Monthly Archives: January 2013

BOY did it rain last night!!

Our normally sedate river was raging when I woke up this morning.  I knew it would be wild.  Last night it poured and the wind BLEW.  It was still windy today.  74 yesterday.  Today I think it may have been in the high 40s but the wind made it feel much colder.

I know I have mentioned before how much I love living literally right across the street from the river, especially this time of year...not so much in the summer when everyone starts gathering and invading My River Space....

We are high enough to feel perfectly safe, so I can enjoy the power and sometimes unpredictable personality that defines the Rappahannock.

Our house is located right on the Fall Line, the point where the river was no longer navigable by the tall ships.  Just down stream is the tiny, now almost non-existent town, of Falmouth.  Falmouth and Fredericksburg were MAJOR ports during the eighteenth century.  All the local growers would roll their hogs heads of tobacco down the dirt and rocky roads to the ports to be shipped off to England.  Living here now it is difficult to imagine the hundreds of ships that would be docked here.  The river is tidal, and the silt build up over the years hardly allows the small paddle boat to make it to the City Dock.  (Oops!  Sorry for the history lesson, once an historian always an historian I guess!)

I especially like watching the geese.  I have never seen them in the water when it is raging like this.  Today proved me wrong.  This group was having a ball.

The six of them (obviously three very adventuresome couples into extreme sport) would fly upstream to a calmer area of the river....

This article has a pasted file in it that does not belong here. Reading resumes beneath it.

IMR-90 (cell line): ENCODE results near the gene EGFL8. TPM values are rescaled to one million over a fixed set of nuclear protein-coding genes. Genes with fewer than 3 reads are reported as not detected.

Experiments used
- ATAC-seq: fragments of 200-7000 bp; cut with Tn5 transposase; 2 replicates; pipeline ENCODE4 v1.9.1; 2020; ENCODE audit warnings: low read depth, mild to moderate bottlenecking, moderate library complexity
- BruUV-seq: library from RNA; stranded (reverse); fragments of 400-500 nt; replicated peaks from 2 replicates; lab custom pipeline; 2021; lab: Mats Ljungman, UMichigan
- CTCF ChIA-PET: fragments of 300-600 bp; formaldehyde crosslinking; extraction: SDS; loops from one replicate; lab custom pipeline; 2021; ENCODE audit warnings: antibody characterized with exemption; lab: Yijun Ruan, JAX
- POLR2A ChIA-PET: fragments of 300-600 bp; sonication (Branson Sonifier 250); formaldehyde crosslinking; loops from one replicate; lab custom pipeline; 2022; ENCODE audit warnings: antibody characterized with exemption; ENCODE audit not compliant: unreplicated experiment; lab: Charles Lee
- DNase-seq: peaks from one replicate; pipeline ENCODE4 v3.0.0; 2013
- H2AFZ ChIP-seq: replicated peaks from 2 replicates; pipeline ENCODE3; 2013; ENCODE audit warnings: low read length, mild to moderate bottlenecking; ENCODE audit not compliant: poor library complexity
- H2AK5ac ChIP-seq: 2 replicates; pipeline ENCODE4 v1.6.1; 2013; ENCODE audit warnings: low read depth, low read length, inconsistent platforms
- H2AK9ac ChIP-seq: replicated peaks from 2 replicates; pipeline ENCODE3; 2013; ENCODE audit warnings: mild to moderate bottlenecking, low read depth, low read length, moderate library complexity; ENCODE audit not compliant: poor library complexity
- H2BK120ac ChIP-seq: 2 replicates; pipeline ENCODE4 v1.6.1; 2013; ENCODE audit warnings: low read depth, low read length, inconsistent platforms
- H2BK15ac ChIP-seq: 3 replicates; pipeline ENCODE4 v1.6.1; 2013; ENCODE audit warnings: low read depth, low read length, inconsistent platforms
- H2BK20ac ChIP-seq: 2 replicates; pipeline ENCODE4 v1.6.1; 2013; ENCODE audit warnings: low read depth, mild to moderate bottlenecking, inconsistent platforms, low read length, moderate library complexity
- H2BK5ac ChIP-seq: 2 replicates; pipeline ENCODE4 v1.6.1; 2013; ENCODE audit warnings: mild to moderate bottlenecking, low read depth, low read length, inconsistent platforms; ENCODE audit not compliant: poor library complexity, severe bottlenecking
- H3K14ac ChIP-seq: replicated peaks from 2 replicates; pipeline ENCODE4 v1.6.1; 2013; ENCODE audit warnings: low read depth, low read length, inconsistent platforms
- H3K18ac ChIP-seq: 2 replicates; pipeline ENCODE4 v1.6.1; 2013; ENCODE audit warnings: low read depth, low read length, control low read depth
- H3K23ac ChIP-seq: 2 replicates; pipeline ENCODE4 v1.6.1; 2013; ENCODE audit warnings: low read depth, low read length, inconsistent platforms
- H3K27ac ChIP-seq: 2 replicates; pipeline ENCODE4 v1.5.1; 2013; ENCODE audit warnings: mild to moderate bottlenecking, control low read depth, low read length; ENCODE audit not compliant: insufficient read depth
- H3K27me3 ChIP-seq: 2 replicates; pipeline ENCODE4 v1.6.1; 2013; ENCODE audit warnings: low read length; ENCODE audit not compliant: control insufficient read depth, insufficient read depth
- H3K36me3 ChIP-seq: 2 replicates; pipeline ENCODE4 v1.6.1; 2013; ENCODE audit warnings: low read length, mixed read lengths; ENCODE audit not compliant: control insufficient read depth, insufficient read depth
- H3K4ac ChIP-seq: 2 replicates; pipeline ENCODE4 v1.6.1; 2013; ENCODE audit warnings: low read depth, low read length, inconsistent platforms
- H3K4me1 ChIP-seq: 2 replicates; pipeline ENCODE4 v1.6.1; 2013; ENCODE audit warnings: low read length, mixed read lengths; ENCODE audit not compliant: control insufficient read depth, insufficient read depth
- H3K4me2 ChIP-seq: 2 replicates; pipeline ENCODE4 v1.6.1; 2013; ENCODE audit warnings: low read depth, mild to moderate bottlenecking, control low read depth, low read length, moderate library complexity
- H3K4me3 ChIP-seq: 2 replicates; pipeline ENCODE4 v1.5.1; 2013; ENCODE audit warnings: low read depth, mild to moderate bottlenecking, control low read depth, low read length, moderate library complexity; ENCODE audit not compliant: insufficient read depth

Situate themselves with their backs facing downstream....

And just ride the current.....

Then they would call to each other, and fly back up stream to do it all over again! (Layla tugged on the leash as I was trying to take this picture...but you can see the geese in flight there in the center if you look closely.)

Luckily our new place, though not just across the street, will be an easy walk to the river path.

And SOON we will be moving in!  They are working on the last few details...and we are still waiting for Dominion to put the line in to my studio.  But the house is nearly there!!

One last thing....I can't help but boast.  Tiny A Story about  Living Small, the movie made by my niece Merete and her friend Christopher has been accepted into the SXSW Film Festival!  I am just so damn happy for them.  Such a creative, talented and motivated couple.

Makes me feel like it's time for me to get back into the studio and do some creating myself!!!

Black And White Reflections …



On a tofu kick

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I have really been craving tofu dishes this winter and I’ve done many variations on the crispy tofu dish. I thought I should change things up a bit lest Jason get tired of weekly tofu. This baked tofu dish was really delicious and I think he appreciated the change. I left my tofu in a block rather than chopping it up and I added some miso to my marinade.